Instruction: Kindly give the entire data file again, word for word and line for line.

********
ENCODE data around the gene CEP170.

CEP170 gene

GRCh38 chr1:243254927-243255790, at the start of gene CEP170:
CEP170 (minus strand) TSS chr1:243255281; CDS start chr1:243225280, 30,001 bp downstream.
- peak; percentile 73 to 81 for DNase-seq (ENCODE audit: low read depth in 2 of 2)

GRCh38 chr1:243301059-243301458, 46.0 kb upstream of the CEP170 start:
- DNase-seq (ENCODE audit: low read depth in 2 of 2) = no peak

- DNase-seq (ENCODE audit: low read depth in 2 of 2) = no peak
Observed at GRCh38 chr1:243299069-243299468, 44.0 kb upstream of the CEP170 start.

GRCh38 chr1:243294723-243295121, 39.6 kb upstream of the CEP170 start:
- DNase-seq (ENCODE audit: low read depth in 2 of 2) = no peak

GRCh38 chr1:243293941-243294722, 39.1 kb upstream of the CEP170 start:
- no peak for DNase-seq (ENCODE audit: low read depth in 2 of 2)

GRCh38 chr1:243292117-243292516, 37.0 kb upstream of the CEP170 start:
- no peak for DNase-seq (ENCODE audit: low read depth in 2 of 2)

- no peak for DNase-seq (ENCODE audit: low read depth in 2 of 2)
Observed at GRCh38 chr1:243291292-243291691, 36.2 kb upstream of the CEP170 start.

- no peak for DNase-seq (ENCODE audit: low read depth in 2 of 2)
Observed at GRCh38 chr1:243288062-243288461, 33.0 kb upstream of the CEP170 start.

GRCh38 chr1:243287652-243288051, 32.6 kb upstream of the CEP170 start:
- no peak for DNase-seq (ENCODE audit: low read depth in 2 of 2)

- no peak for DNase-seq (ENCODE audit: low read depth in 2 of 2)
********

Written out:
ENCODE data around the gene CEP170.

CEP170 gene

GRCh38 chr1:243254927-243255790, at the start of gene CEP170:
CEP170 (minus strand) TSS chr1:243255281; CDS start chr1:243225280, 30,001 bp downstream.
- peak; percentile 73 to 81 for DNase-seq (ENCODE audit: low read depth in 2 of 2)

GRCh38 chr1:243301059-243301458, 46.0 kb upstream of the CEP170 start:
- DNase-seq (ENCODE audit: low read depth in 2 of 2) = no peak

- DNase-seq (ENCODE audit: low read depth in 2 of 2) = no peak
Observed at GRCh38 chr1:243299069-243299468, 44.0 kb upstream of the CEP170 start.

GRCh38 chr1:243294723-243295121, 39.6 kb upstream of the CEP170 start:
- DNase-seq (ENCODE audit: low read depth in 2 of 2) = no peak

GRCh38 chr1:243293941-243294722, 39.1 kb upstream of the CEP170 start:
- no peak for DNase-seq (ENCODE audit: low read depth in 2 of 2)

GRCh38 chr1:243292117-243292516, 37.0 kb upstream of the CEP170 start:
- no peak for DNase-seq (ENCODE audit: low read depth in 2 of 2)

- no peak for DNase-seq (ENCODE audit: low read depth in 2 of 2)
Observed at GRCh38 chr1:243291292-243291691, 36.2 kb upstream of the CEP170 start.

- no peak for DNase-seq (ENCODE audit: low read depth in 2 of 2)
Observed at GRCh38 chr1:243288062-243288461, 33.0 kb upstream of the CEP170 start.

GRCh38 chr1:243287652-243288051, 32.6 kb upstream of the CEP170 start:
- no peak for DNase-seq (ENCODE audit: low read depth in 2 of 2)

- no peak for DNase-seq (ENCODE audit: low read depth in 2 of 2)